The Fed would like to be non-political, but it has been drawn into the eye of a major political storm.
Economists tried to control the economy
Not that long ago, economists were nerdy academics who were consulted on a short list of technical issues, but were otherwise not included in the inner circles of power.
This changed in the mid-1960s when economists claimed they could ‘fine-tune’ the economy with their ‘econometric models’. They couldn’t.
The US suffered four recessions between 1969 and 1981, and stocks moved sideways over that 12-year period.
The 1969 stock market high was not surpassed until 1982.
In the 1970s, President Nixon followed the advice of Milton Friedman to abandon gold and move to floating exchange rates.
This resulted in the worst US inflation (1977–1981) since the end of the First World War.
Persistent failure by economists did not impede their rise to power in the 1980s and 1990s.
The failures of risk management and modern finance led to the tequila crisis (1994), the Russia-LTCM collapse (1998) and the dotcom crash (2000).
Still, the economists marched on.
Didn’t see the crash coming
This ascent was arrested by the 2008 financial crisis.
As this recent article written by The Atlantic describes:
‘Starting in the 1970s, however, economists began to wield extraordinary influence. They persuaded Richard Nixon to abolish the military draft. They brought economics into the courtroom.
‘They took over many of the top posts at regulatory agencies, and they devised cost-benefit tests to ensure that regulations were warranted.
‘To facilitate this testing, economists presumed to set a number on the value of life itself; some of the best passages of [Binyamin] Appelbaum’s fine book describe this subtle revolution.
‘Meanwhile, Fed chairmen were expected to have economic credentials.
‘Soon the noneconomists on the Fed staff were languishing in the metaphorical basement.
‘The rise of economics, Appelbaum writes, “transformed the business of government, the conduct of business, and, as a result, the patterns of everyday life.”’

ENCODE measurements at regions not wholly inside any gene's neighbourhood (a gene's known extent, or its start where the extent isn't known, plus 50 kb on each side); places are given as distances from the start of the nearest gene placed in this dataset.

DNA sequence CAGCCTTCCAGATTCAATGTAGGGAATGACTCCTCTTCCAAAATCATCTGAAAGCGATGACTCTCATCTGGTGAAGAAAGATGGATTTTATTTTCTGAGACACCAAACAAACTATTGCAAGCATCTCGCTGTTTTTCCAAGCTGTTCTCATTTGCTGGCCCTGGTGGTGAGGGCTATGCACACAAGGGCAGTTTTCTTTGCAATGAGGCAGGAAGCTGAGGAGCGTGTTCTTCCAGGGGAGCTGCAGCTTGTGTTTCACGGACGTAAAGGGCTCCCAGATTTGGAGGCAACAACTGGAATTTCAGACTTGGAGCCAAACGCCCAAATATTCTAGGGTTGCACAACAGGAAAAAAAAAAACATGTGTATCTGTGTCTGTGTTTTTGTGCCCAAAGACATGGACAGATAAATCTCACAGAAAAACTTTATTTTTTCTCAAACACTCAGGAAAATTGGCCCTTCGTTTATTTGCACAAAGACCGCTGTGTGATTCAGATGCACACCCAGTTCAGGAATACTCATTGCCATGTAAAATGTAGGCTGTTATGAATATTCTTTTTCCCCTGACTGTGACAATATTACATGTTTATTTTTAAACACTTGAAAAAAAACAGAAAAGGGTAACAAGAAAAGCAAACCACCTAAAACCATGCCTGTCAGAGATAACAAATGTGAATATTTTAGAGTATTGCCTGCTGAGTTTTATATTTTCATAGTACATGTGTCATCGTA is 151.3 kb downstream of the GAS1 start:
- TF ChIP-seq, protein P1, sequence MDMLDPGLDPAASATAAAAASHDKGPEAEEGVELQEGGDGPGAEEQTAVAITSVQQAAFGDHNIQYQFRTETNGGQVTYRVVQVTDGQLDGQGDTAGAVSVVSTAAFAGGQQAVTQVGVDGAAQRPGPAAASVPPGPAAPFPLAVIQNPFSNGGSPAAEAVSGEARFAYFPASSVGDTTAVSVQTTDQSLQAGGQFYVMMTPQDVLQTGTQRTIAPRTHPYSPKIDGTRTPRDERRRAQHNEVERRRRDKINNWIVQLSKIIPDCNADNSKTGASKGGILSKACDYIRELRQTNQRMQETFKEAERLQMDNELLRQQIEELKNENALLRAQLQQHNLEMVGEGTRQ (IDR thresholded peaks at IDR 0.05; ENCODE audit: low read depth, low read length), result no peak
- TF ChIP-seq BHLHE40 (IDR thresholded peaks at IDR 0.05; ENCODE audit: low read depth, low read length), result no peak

Economists (by then in positions of power in the White House, Federal Reserve and other central banks) did not see the panic coming, underestimated its impact when it did arrive, and bungled the crisis management by bailing out insolvent banks at the expense of savers and taxpayers.
With The Atlantic adding:
‘The upshot was the whirlwind of the past decade: the greatest financial crash in recent memory, and a crisis of legitimacy in the world’s advanced democracies.
‘After decades in which economists’ influence expanded rapidly, the striking thing about the Trump administration and its foreign analogues is that they have largely dispensed with economic advisers.
‘The United States has lived through the era of corporatism, the era of transactionalism, and the economists’ hour.
‘The intellectual marketplace awaits a fresh approach to the structuring of work and the good society.’2
Today, economists are far more humble in their claims to expertise.
The two most powerful central bankers in the world, Jay Powell at the Fed and Christine Lagarde nominated to head the ECB, are not economists; they are both lawyers. That’s some progress.
The Atlantic poses the questions of whether economists will move back to centre stage or be confined to their ivory towers, as they were until the 1960s.
We should hope for the latter, but beware of the former.
All the best,